One year later, and Rhinelander Brewery’s ‘Shorty’ still selling
It’s been a little more than a year since the Rhinelander Brewing Company reintroduced the Rhinelander Export Lager “Shorty” (7 oz) bottle back to the open market, and while sales of the “new” product with a decidedly retro flare haven’t approached the lofty goals put in place by company management, ‘Shorty’ is slowly building a devoted following, not only in the Northwoods, but nationwide.
Last year, Jyoti Auluck, the President/Owner of Rhinelander Brewing Company, served as the Master of Ceremonies for a party unveiling her company’s newest product. According to Auluck, the project took more than two years of hard and often frustrating work to complete, requiring a sizeable capital investment, including creating brand new molds for the Shorty style bottle, creating a retro label design, equipping Monroe-based Minhas Craft Brewery to package the unusually shaped Shorty bottle, and most importantly, working diligently to perfecting the recipe and creating the taste of the original Rhinelander Shorty beer. After that, it was up to Brenda O’Rourke of Rhinelander to sell the fledgling brand with the familiar name.
According to O’Rourke, Rhinelander Brewing Company’s Marketing Coordinator, sales of Rhinelander Export Lager, including the “Shorty” bottles, has been steady. In fact, the initial buzz on the product last summer was too much for the company to handle.
“Last summer we did almost too well,” said O’Rourke. “We ran out of stock, and had to wait several weeks for the brewery to catch up. It was one of those good, yet frustrating problems.”
Last September the company took another step toward growing their brand, introducing four “Rhinelander Craft Brews” that add a twist to the traditional Export Lager taste. They include Chocolate Bunny, Mystical Jack, Imperial Jack and Thumper.
“The other craft brews are doing really well, too,” said O’Rourke. “The trend right now is to offer different flavors, and that’s what we’re doing. The response has been great.”
Auluck, who has a background in finance and retail beverage sales, purchased the historic Rhinelander brand due to its untapped potential in the beer market. She said last year that while the down economy has hindered business expansion, the popularity of “retro brews” such as Schlitz and Pabst Blue Ribbon made the Rhinelander brand name a potentially profitable purchase.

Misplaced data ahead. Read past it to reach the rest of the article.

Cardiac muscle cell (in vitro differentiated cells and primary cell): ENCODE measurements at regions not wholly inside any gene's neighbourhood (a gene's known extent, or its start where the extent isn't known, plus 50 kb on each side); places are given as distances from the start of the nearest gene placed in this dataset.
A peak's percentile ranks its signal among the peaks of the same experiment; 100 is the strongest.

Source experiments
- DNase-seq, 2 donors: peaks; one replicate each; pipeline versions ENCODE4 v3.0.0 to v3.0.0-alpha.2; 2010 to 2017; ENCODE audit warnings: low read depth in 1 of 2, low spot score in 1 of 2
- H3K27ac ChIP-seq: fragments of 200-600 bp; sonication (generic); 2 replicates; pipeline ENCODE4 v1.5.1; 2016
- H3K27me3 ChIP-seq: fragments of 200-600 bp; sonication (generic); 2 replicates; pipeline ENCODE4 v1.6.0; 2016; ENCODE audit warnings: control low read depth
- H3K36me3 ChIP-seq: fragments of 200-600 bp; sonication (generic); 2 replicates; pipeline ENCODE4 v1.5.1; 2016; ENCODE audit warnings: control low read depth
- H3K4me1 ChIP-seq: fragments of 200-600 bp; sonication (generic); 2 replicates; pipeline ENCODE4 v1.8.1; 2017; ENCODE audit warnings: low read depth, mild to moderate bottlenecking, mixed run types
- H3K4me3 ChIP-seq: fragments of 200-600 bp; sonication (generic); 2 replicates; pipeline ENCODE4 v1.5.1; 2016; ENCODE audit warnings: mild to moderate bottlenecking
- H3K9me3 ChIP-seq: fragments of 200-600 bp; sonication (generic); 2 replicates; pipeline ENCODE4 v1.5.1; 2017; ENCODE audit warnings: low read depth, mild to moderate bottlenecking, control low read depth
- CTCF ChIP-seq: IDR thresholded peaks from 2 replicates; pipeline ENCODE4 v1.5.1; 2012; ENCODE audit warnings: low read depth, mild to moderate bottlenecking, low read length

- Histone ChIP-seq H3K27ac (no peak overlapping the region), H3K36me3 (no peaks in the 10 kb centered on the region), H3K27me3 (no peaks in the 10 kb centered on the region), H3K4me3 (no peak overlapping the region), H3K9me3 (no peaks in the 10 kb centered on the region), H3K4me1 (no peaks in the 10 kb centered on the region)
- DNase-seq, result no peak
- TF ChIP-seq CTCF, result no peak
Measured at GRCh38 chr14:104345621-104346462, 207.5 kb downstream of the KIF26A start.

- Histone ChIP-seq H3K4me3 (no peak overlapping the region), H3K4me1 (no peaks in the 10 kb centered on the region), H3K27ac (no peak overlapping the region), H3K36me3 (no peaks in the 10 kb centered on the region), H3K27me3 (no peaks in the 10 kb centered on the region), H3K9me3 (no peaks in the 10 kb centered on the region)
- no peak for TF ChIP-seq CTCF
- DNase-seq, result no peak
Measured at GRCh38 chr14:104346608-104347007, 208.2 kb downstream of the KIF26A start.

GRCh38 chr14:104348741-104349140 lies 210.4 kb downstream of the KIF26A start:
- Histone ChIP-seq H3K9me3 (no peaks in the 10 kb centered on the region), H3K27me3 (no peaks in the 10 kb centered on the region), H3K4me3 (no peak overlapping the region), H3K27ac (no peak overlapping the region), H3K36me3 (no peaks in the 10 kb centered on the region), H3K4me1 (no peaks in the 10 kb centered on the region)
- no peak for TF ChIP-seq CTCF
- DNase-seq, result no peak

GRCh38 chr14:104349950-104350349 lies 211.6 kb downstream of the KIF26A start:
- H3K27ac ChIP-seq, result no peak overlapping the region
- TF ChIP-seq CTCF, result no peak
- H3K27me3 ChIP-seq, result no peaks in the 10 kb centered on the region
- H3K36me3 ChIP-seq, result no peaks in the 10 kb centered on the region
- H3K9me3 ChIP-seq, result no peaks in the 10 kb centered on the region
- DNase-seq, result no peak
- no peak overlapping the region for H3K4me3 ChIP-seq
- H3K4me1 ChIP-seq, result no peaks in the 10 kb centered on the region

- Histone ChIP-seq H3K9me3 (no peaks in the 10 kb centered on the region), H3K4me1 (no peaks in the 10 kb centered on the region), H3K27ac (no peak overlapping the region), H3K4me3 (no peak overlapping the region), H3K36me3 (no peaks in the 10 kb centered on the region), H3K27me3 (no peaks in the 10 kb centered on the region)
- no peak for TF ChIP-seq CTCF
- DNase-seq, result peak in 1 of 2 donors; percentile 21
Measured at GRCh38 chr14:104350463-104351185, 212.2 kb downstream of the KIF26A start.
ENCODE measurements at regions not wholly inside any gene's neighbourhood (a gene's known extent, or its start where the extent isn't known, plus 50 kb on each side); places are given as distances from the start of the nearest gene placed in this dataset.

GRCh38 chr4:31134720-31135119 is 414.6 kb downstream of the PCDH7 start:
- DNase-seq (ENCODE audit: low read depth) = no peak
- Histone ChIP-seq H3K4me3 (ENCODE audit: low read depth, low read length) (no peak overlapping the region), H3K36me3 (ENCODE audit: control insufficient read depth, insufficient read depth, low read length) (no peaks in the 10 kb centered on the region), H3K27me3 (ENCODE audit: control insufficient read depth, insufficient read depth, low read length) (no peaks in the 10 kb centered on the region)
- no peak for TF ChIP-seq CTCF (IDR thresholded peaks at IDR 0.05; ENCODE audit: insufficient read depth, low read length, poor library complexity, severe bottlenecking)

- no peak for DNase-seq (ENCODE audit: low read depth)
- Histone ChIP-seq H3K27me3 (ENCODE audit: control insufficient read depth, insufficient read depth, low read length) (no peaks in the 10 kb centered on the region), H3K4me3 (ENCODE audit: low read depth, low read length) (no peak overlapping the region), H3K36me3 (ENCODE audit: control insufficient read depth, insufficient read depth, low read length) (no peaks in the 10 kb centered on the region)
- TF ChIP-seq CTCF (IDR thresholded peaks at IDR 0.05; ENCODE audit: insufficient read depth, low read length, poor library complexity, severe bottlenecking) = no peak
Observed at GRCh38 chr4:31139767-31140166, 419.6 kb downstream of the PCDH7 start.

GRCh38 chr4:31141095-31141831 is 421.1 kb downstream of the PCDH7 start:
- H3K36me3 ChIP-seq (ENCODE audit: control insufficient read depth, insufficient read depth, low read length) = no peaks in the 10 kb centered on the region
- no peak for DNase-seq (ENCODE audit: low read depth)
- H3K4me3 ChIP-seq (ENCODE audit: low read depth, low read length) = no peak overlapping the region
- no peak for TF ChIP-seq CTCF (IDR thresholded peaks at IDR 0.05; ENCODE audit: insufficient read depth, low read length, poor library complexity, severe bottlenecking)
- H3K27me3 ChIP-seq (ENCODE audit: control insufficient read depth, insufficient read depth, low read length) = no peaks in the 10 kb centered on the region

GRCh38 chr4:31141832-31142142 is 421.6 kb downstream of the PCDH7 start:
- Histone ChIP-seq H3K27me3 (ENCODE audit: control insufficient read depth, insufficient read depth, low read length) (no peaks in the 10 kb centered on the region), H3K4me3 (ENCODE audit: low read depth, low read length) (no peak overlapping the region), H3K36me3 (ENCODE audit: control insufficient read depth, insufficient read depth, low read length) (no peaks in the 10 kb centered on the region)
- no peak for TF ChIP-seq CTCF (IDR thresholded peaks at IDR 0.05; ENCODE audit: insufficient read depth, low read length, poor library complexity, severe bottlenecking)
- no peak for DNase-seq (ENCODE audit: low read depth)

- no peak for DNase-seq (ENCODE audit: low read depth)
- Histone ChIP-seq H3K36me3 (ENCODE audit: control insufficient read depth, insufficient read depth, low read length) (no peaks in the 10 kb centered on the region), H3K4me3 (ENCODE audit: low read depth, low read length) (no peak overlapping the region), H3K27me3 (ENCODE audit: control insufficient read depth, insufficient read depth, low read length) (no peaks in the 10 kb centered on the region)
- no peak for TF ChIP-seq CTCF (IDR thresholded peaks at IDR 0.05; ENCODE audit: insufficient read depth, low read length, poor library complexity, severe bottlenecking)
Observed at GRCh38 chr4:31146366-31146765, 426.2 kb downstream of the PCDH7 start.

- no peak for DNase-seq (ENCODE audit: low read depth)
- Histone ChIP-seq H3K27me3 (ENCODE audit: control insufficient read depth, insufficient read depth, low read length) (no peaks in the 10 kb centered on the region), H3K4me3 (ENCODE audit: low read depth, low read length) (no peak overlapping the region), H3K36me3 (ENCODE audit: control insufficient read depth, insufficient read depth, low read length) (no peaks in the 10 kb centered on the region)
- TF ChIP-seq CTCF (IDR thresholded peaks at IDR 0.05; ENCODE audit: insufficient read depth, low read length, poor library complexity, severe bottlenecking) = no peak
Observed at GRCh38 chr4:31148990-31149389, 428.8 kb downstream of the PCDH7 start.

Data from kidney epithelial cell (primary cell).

“Retro brands are making a huge comeback in the beer market right now,” said Auluck last June. “The older generations want to remember the beers that they drank when they were younger, and the younger generations are looking for something different. I’m very optimistic about the future of this brand.”
O’Rourke has been able to get the Rhinelander brand out there, too, not only in the upper midwest but all over the country. The Rhinelander Shorty can be found not only in hundreds of Northwoods establishments, but also in taverns as far away as southern Indiana, Kansas and Nebraska.
“You can find our beers all over the place now,” said O’Rourke. “We have every bit of Wisconsin covered, and have worked very hard in the last six months to expand to other states. The goal is to get that ‘Rhinelander’ name out there as much as we can.”
Auluck said last year that she hoped to increase sales volume to the point where opening a Rhinelander Brewing Company brewery in the city will make sense. She said the company would need to brew 30,000 barrels annually to justify building a brewery in Rhinelander.
“Right now we are at about 5,000 barrels, but that number is increasing,” said O’Rourke. “It hasn’t grown as fast as probably a lot of us wanted it to, but it is going in a positive direction. I know that Jyoti still has the ambition to build a brewery in Rhinelander.”
The historic Rhinelander Brewery closed its Ocala Road plant in 1967, following an 85-year run. The Joseph Huber Brewing Company purchased the Rhinelander brands as well as their recipes, which they soon changed. Despite a precipitous drop in sales volume, the beer has been continuously produced in Monroe for the last 42 years.
Editor’s note: For more information on the Rhinelander Brewing Company, visit rhinelanderbrewery.com.